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An Editorial by Knollis Delle

The Paris Climate Agreement and renewed commitments from the 2021 United Nations Climate Change Conference, COP26, have set the stage for a global industrial revolution. Industries that are currently reliant on fossil fuel-intensive energy systems are being incentivised and, in some cases, compelled to pivot towards cleaner and sustainable power sources.

Technologies such as solar, wind and green hydrogen have been touted as the energies of the future. Solar PV and Wind have proven to be economically suitable alternatives to coal (one of the cheapest generation sources). The cost of utility-scale solar PV fell by 85% and wind (onshore and offshore)  and 56% (onshore) and 48% (offshore), respectively, from 2010 to 2020. The International Renewable Energy Agency has reported auction prices for these technologies as low as USD 1.1 to 3 cents per kWh.

Despite all these successes, most renewables face the challenges of intermittency, storage and geographic limitations. For many developing countries, renewables are important for improving energy access but not for industrialisation. Therefore, it has become imperative for these countries to explore nuclear power as a clean and firm alternative. Pursuing nuclear does not necessarily relegate renewables to the backseat but instead presents the opportunity to diversify a country’s generation mix and increase the reliability of power supply for domestic and industrial applications.


Addressing the 470th Plenary Meeting of the United Nations General Assembly on December 8, 1953, President of the United States of America Dwight D. Eisenhower delivered his “Atoms for Peace” speech; Eisenhower remarked that “….Experts would be mobilised to apply atomic energy to the needs of agriculture, medicine and other peaceful activities. A special purpose would be to provide abundant electrical energy in the power-starved areas of the world.”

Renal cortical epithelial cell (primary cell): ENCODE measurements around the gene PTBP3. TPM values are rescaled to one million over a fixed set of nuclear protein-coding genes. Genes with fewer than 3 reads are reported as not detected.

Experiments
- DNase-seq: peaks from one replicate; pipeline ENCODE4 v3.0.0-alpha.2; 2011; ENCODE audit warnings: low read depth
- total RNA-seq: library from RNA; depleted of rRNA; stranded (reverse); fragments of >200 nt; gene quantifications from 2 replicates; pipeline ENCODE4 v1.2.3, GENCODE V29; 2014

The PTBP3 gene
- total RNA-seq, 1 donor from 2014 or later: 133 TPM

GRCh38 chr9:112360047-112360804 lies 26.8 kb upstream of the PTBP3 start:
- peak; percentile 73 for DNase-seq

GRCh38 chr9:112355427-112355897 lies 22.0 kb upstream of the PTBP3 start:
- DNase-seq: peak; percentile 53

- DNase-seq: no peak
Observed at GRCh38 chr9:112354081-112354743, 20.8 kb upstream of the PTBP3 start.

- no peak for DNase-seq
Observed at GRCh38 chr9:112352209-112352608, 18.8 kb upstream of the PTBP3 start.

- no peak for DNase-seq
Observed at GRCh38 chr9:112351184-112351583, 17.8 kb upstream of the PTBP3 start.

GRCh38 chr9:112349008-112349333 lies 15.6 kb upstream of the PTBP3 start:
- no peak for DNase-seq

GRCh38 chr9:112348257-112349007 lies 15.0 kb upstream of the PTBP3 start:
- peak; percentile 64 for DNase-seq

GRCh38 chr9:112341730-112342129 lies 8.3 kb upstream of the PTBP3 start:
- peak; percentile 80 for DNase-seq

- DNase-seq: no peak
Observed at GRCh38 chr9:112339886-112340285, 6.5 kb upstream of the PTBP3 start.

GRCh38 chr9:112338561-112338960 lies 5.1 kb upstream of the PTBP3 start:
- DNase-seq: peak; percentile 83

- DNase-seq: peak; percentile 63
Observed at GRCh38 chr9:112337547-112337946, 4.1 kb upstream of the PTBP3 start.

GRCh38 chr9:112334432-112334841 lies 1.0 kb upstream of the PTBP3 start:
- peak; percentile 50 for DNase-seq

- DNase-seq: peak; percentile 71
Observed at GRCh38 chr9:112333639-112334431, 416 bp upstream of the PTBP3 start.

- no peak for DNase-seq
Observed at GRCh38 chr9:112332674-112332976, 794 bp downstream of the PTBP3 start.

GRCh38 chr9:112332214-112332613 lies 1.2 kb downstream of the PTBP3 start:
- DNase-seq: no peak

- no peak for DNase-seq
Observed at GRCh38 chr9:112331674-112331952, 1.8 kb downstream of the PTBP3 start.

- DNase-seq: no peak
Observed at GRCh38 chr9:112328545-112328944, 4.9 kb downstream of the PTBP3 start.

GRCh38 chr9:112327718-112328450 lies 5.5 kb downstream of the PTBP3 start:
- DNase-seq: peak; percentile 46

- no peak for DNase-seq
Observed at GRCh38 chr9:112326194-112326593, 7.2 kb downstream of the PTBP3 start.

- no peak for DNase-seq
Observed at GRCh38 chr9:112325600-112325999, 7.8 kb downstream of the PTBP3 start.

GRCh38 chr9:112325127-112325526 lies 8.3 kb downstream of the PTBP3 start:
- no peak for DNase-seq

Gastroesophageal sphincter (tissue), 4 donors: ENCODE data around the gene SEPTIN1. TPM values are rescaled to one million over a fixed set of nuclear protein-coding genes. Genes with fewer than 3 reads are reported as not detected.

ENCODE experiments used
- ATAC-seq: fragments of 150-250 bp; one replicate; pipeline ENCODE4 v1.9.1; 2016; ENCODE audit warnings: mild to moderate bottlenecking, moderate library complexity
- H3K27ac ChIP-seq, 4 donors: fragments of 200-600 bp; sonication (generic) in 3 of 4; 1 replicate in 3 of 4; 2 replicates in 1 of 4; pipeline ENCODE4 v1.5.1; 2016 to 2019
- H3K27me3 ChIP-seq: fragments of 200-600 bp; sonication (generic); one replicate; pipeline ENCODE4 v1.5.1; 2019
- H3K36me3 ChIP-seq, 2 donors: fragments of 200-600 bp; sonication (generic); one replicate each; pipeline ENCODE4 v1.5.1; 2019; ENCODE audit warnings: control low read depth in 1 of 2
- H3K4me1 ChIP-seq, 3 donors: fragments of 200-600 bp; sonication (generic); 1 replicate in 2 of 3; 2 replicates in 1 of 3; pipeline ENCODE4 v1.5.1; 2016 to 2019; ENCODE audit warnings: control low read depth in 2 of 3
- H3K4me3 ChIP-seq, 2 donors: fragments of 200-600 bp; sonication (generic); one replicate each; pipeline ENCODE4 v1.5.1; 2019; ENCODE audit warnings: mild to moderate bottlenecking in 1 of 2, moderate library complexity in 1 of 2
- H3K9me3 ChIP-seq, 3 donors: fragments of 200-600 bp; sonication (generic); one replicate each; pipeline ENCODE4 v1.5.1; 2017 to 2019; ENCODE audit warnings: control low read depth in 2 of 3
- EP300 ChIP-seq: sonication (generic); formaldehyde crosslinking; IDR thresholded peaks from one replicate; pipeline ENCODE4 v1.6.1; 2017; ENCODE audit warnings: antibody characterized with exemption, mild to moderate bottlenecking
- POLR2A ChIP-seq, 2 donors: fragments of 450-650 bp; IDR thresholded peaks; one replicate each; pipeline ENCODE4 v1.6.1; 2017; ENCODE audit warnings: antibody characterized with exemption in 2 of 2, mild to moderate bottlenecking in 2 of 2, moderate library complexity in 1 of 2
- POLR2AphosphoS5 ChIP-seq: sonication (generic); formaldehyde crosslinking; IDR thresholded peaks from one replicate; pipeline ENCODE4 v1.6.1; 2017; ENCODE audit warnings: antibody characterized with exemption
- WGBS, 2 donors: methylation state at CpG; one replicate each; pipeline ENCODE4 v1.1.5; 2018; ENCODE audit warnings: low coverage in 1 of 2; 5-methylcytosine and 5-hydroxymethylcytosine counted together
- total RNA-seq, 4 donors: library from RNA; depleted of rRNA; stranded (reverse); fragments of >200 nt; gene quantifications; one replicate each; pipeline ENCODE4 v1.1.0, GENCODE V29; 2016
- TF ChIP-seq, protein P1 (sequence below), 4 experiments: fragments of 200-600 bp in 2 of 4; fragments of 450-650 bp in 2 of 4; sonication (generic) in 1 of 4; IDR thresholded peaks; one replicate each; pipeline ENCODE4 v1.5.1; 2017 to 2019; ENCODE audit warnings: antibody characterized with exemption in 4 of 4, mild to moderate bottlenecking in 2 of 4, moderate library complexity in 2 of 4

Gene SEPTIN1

This belief was affirmed by Ghana’s first President, Dr Kwame Nkrumah, in the 1960s at the inauguration ceremony of the Ghana Atomic Energy Project, where he also remarked that “we (Ghana) have therefore been compelled to enter the field of atomic energy because this already promises to yield the most economical source of power since the beginning of man. Our success in this field would enable us to solve the many-sided problems which face us in all the spheres of our development in Ghana and Africa.”

Years down the line, access to power remains a problem in Africa, with an access rate of just over 40 per cent and over 640 million Africans having no access to energy. African countries have not reaped the benefits of their numerous natural resources in part due to the low access rates and the relatively high cost of electricity on the continent.


 Modern nuclear power plants are designed based on the “defence-in-depth” principle, which incorporates multiple safety systems in addition to the natural features of the reactor core. There are five (5) levels of protection that address issues such as prevention and management of malfunctioning and system failure, accident prevention and management, and limiting or preventing the release of radionuclides in the event of an incident. This is coupled with a strict regulatory environment in-country and from international watchdogs such as the IAEA. There is strict monitoring of nuclear power plant activities from employees down to the environment, making it difficult to cover up any “mess”.

There is also a lot of support from the international nuclear community to ensure continuous improvement of work practices and to provide capacity building for plant workers.


Suffice to say that building a nuclear power plant is a fairly complicated process that involves complex designs, engineering and construction. The level of complexity is, however, dependent on the technology and vendor. On average, it takes between five to eight years to build one and costs are hard to estimate. The United Arab Emirate’s nuclear power plant which came with four reactors, developed by the state-owned Emirates Nuclear Energy Corporation and the South Korea-based Korea Electric Power Corporation (KEPCO), cost around $20 billion.